A million years ago (OK, about twenty…), when I was a student, I spent three summers in Northern California. Back then, America was still a very different place to the UK. The choice of music on the FM dial was much wider, there were more TV channels, the streets were lined with hip cafes and shops sold then-exotic kit such as chinos and expensive Oakley sunglasses.

But it was the roadscape that was the most intriguing. The streets were still heavy with Alfa and Fiat Spiders, MGs, Porsches and even the odd Austin Healey. All were sun-faded and well-used daily drivers. The home-grown cars were still mostly oversized, crude and big-engined.

In fact, I was in Marin county the week that the MX-5 was launched in the US to huge acclaim. And it might be argued that the arrival of that light, compact and beautifully-engineered machine which started a slow process which reached its peak at last week’s LA auto show.

A walk through the halls was an eye-brow raising experience. The profusion of European-sourced machinery wearing US badges was remarkable. Familiar fayre such as Ford’s Fiesta and Vauxhall’s (lightly modified) Insignia lined the stands as did variations on the Astra. Even the impressive new Caddy XTS is effectively a very souped-up Insignia. And compact Japanese cars such as Jazz are now serious propositions in America.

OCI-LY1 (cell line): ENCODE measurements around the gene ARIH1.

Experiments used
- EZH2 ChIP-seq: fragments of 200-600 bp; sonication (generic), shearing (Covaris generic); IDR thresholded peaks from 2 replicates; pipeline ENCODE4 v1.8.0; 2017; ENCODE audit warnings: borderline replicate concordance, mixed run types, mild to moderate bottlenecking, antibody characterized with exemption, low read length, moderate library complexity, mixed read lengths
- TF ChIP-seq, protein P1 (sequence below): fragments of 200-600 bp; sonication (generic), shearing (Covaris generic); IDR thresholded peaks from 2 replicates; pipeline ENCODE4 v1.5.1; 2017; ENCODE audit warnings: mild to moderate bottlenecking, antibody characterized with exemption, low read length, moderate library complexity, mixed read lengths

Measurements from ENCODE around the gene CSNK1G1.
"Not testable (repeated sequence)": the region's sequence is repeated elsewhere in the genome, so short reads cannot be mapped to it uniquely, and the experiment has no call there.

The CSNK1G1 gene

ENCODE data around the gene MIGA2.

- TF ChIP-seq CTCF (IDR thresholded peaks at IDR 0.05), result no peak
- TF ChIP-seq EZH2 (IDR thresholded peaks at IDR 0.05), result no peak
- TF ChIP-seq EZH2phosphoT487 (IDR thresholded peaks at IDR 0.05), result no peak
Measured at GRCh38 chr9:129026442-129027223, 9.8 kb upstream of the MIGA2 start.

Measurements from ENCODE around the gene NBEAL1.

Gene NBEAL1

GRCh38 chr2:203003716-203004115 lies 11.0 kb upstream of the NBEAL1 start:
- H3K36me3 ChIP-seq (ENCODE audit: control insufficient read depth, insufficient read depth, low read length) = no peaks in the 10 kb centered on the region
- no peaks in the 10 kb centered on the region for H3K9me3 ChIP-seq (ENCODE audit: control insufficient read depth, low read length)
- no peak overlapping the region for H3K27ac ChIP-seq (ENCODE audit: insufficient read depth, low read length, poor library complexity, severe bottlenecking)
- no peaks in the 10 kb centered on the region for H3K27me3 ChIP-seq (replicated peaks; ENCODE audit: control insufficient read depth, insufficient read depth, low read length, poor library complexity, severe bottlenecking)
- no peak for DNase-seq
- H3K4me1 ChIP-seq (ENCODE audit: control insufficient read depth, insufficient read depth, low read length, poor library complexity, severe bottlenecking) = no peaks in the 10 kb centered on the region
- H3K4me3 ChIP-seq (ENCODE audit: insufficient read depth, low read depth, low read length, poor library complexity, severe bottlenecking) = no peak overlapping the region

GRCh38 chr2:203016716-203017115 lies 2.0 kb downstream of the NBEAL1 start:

At next January’s Detroit show the new Mondeo will join the transatlantic show and Ford will sell the C-Max MPV as its hybrid-only rival for the Prius. Indeed, Ford’s embrace of the Euro-car is such that the huge-selling F-150 pick-up, Flex Crossover and Mustang now sit in their own little sub-brand of Ford’s US arm, three machines that will be made largely for domestic consumption.Chevrolet - GM’s unexpectedly successful global brand - was one of the few manufacturers to brave showing a classic from its back catalogue, in this case a rather fine Impala SS.